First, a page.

Understand the definitions:
- Very foolish (Ex. "That was rather mad of you, challenging Dracula to a blood-drinking contest.")
- Marked by uncontrolled excitement or emotion (Ex. "When he saw the wine glasses filled with red liquid, the vampire was swept away in a mad whirl of giddiness.")
- Affected with madness or insanity (Ex. "Upon arriving at the scene, the doctor, taking one look at the waxen, heavily draped creature which lay twitching nervously in the corner, pronounced his patient as being 'quite mad.'").
Consider how many things you are comparing.
Use 'worse' if you're comparing two things: "I think eggplant is worse than squash, but that's just my opinion."
Use 'worst' if you're comparing multiple things: "I disagree. Eggplant and boiled cabbage are both vile, but squash is the worst!"
Use "this" when something is nearby.
Use "that" when something is a distance away. something is a distance away.
- This book belongs to you.
- That dog is asleep.
- This shirt is mine.
- That car is his.
"These" and "those" are the plural forms of "this" and "that".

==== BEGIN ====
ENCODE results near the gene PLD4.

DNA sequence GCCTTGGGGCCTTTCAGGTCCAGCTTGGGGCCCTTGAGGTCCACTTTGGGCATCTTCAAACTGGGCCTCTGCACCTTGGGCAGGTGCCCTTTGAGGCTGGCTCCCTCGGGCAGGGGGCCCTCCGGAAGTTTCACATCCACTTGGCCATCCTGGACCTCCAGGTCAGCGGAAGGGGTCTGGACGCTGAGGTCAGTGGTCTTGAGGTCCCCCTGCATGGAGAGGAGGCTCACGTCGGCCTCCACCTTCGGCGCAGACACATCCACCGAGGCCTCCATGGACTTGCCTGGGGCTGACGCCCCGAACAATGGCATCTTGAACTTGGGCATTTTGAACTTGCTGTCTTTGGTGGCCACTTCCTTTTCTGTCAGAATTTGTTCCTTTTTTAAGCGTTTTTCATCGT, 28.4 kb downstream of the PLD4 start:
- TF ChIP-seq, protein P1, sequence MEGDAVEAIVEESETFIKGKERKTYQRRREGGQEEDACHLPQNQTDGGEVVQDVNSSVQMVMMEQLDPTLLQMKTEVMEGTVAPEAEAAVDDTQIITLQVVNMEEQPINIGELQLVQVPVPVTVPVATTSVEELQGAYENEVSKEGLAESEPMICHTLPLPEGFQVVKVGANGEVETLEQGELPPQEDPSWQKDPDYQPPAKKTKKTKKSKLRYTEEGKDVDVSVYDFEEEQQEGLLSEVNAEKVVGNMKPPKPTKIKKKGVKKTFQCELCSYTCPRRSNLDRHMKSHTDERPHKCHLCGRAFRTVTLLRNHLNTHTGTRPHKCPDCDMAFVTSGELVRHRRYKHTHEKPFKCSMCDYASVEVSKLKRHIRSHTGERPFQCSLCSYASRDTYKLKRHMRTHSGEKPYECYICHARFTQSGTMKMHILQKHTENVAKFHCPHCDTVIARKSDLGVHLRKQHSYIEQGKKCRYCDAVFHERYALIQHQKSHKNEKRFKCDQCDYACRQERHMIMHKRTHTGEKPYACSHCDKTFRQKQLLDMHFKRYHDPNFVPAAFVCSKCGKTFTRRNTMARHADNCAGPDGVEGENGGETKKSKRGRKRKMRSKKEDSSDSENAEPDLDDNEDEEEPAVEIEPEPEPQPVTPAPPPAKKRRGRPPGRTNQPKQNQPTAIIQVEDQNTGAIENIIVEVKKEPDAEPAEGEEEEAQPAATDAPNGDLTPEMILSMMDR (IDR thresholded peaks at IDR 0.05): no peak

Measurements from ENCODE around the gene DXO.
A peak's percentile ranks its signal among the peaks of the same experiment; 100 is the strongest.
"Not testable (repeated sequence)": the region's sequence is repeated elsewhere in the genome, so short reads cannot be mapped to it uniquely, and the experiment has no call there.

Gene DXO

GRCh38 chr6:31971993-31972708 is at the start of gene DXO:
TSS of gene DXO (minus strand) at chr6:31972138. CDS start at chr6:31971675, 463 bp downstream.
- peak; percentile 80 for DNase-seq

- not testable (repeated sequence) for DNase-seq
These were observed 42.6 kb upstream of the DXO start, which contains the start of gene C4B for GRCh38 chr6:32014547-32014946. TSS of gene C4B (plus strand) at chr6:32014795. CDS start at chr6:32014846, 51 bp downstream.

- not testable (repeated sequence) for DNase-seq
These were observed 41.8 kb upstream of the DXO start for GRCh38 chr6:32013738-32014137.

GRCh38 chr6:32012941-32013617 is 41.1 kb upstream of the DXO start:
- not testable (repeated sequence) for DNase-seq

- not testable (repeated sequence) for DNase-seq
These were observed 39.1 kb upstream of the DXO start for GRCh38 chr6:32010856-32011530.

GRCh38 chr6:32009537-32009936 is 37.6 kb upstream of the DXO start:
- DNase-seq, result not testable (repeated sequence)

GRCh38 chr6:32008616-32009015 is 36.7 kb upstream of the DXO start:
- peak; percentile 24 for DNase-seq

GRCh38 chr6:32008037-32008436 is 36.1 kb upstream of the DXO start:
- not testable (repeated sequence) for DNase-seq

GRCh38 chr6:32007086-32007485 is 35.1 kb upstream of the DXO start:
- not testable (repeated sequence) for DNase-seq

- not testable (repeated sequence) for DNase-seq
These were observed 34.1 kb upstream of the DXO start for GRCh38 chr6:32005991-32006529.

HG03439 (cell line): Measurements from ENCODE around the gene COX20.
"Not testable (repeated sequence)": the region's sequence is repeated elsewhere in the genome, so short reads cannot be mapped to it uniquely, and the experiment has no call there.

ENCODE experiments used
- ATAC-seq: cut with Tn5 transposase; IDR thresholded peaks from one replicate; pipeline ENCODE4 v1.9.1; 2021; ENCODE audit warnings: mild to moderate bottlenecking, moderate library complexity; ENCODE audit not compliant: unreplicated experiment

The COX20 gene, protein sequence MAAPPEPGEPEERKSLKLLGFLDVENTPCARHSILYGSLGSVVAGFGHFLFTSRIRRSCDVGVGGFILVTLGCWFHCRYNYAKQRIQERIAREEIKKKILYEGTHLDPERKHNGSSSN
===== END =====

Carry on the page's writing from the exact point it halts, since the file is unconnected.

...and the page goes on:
- These children have been reading all afternoon. (Meaning the ones in the same room)
- These are mine.
- Those children have been playing outside all day.
- Those are yours.
- Think "Those" has an "O" as a dominate sound. That "o" stands for "over there" Use "those" for things "over there"
Go to your quiet spot. Put all of the things you need around you. Get comfortable.
Get your word ready. If you don’t have a word yet, choose a word from the dictionary.
If you don’t know the correct spelling of the word, take the spelling handbook or dictionary. Look up the correct spelling of the word you are going to memorize. Write the correct spelling on the piece of paper with the pencil or the pen.
Make up creative ways to memorize the words. For an example, the word arithmetic. It sounds fairly hard, right? Well, think of the word this way: A-rat-in-the-house-might-eat-the-ice-cream. Take the first letter of each word and you get: "arithmetic." Now, when that caller with the bulky voice yells, "ARITHMETIC!" you'll know exactly what to spell.
Write down the word.
Read the word out loud several times. This will help you in being able to say and spell it. Try to get to the point where you can say it without looking at a pronunciation or the word.
Separate the word into smaller syllables. For example: pneu-mono-ultra-micro-scopic-silico-volcano-coniosis.
Learn to spell each section, then put them together.
Practice it. Practice spelling the word until you don't have to stop and think about it.
This may take more than one day to achieve. Be patient with it, and results will come out good in the end.